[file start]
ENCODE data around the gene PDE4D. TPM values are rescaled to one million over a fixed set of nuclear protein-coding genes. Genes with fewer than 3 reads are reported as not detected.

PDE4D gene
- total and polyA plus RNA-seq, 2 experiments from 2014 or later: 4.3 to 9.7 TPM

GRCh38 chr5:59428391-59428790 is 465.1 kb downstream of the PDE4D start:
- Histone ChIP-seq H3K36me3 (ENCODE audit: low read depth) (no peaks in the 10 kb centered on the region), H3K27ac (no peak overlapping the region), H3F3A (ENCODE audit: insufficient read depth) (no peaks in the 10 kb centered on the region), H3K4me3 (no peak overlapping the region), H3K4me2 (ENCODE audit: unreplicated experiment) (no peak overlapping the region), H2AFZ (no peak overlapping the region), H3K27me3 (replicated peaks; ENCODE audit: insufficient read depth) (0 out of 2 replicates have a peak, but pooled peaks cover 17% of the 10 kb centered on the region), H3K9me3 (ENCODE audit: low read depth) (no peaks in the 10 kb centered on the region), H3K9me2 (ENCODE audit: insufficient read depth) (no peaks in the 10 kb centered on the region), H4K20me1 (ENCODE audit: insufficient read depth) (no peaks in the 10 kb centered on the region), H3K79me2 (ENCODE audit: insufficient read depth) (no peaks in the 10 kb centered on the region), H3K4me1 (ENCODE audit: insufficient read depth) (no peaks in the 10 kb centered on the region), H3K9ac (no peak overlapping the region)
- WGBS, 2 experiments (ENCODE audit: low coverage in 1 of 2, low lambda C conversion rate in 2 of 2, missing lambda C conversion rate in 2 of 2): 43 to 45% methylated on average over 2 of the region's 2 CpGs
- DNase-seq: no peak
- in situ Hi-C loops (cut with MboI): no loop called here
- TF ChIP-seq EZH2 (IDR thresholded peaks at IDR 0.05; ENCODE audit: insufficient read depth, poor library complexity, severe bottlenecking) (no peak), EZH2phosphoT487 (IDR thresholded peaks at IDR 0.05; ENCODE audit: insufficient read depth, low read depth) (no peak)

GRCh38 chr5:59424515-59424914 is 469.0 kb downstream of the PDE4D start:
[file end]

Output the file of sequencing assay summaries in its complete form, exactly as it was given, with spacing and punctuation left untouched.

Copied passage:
ENCODE data around the gene PDE4D. TPM values are rescaled to one million over a fixed set of nuclear protein-coding genes. Genes with fewer than 3 reads are reported as not detected.

PDE4D gene
- total and polyA plus RNA-seq, 2 experiments from 2014 or later: 4.3 to 9.7 TPM

GRCh38 chr5:59428391-59428790 is 465.1 kb downstream of the PDE4D start:
- Histone ChIP-seq H3K36me3 (ENCODE audit: low read depth) (no peaks in the 10 kb centered on the region), H3K27ac (no peak overlapping the region), H3F3A (ENCODE audit: insufficient read depth) (no peaks in the 10 kb centered on the region), H3K4me3 (no peak overlapping the region), H3K4me2 (ENCODE audit: unreplicated experiment) (no peak overlapping the region), H2AFZ (no peak overlapping the region), H3K27me3 (replicated peaks; ENCODE audit: insufficient read depth) (0 out of 2 replicates have a peak, but pooled peaks cover 17% of the 10 kb centered on the region), H3K9me3 (ENCODE audit: low read depth) (no peaks in the 10 kb centered on the region), H3K9me2 (ENCODE audit: insufficient read depth) (no peaks in the 10 kb centered on the region), H4K20me1 (ENCODE audit: insufficient read depth) (no peaks in the 10 kb centered on the region), H3K79me2 (ENCODE audit: insufficient read depth) (no peaks in the 10 kb centered on the region), H3K4me1 (ENCODE audit: insufficient read depth) (no peaks in the 10 kb centered on the region), H3K9ac (no peak overlapping the region)
- WGBS, 2 experiments (ENCODE audit: low coverage in 1 of 2, low lambda C conversion rate in 2 of 2, missing lambda C conversion rate in 2 of 2): 43 to 45% methylated on average over 2 of the region's 2 CpGs
- DNase-seq: no peak
- in situ Hi-C loops (cut with MboI): no loop called here
- TF ChIP-seq EZH2 (IDR thresholded peaks at IDR 0.05; ENCODE audit: insufficient read depth, poor library complexity, severe bottlenecking) (no peak), EZH2phosphoT487 (IDR thresholded peaks at IDR 0.05; ENCODE audit: insufficient read depth, low read depth) (no peak)

GRCh38 chr5:59424515-59424914 is 469.0 kb downstream of the PDE4D start: